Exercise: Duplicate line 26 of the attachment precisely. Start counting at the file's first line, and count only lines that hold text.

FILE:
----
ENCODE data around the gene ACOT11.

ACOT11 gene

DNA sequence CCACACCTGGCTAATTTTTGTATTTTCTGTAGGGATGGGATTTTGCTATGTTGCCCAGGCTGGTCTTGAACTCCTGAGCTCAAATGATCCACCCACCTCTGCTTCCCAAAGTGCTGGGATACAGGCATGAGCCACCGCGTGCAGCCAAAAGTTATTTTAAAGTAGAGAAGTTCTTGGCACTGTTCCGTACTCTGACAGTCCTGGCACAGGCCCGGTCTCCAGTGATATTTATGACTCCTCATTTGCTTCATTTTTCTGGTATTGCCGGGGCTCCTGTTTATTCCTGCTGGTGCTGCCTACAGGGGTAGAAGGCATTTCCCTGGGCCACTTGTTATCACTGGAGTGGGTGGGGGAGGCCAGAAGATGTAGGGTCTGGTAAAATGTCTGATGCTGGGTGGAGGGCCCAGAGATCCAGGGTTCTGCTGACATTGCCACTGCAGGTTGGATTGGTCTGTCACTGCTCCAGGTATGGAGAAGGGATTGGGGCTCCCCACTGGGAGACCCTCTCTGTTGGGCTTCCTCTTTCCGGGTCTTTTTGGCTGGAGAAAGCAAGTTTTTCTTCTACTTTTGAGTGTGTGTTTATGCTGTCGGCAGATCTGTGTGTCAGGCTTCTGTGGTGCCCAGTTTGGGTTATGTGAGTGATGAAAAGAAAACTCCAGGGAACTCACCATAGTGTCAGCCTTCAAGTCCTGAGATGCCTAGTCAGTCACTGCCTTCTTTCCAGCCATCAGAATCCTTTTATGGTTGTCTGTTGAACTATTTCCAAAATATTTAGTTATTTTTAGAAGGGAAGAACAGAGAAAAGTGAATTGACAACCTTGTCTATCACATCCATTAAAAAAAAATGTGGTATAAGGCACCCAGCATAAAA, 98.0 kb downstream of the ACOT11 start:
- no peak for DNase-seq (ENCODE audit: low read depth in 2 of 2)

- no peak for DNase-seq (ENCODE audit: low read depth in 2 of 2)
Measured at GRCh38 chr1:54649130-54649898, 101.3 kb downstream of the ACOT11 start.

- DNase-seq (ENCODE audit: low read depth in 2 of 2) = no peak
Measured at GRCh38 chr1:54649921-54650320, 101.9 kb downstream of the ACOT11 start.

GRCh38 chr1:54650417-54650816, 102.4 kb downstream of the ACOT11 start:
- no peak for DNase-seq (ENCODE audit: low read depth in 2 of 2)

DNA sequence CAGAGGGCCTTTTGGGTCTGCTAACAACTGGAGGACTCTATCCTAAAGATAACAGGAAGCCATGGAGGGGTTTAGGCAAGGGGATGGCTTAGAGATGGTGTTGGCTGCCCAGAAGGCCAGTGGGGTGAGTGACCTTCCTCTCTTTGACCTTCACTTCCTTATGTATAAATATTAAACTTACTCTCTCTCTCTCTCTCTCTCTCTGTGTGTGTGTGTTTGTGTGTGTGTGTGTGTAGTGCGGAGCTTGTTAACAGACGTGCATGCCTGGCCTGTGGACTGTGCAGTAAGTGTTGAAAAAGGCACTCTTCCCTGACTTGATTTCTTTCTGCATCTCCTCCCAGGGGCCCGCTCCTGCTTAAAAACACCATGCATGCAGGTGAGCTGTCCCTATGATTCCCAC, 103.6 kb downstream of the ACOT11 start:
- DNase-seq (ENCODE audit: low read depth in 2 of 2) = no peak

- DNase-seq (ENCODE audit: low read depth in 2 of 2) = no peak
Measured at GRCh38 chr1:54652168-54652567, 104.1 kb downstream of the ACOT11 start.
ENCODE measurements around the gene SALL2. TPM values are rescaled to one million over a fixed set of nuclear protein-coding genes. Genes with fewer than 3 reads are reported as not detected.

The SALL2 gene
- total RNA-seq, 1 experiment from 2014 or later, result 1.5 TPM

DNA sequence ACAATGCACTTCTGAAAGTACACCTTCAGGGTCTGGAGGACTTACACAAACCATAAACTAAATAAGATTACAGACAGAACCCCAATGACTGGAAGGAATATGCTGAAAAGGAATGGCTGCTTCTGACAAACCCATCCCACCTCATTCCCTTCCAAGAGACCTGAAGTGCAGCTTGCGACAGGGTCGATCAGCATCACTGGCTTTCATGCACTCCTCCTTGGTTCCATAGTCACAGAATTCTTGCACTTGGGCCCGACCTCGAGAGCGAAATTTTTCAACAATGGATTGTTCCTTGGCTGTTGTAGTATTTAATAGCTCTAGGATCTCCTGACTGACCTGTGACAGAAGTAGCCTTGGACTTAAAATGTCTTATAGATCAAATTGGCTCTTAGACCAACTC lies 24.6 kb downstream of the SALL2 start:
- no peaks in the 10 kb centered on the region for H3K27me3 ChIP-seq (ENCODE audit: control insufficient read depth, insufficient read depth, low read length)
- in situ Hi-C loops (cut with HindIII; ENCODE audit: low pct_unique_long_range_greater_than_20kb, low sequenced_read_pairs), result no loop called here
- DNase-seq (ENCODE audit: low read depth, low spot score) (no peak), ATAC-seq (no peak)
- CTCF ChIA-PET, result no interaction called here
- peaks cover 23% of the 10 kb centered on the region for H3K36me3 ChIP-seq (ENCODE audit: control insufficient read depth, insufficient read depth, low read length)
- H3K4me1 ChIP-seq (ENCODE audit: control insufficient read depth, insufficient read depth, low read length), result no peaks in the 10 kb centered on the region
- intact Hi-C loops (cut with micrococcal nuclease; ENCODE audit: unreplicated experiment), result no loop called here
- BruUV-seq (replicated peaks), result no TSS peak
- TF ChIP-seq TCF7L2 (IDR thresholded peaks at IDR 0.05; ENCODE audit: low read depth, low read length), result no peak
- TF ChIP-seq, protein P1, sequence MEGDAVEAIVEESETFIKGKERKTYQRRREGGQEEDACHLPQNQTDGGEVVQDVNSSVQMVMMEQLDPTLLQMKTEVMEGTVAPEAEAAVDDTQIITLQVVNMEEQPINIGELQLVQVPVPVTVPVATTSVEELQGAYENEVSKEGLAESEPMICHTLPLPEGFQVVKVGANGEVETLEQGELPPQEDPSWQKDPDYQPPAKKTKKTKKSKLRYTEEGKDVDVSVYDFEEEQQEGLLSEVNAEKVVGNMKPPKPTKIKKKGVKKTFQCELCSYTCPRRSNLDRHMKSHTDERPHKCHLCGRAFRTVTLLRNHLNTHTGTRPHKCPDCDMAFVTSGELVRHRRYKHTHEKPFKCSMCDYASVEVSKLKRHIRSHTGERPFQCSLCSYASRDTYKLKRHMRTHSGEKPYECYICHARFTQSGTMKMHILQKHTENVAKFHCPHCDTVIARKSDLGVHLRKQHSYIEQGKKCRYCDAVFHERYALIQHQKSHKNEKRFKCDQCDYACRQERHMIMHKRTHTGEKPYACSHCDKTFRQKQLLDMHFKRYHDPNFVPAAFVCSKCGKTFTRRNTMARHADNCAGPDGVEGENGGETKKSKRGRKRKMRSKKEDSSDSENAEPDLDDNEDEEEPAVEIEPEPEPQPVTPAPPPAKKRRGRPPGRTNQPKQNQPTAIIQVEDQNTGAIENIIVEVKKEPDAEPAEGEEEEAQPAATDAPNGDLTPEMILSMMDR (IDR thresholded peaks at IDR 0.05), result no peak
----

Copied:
- BruUV-seq (replicated peaks), result no TSS peak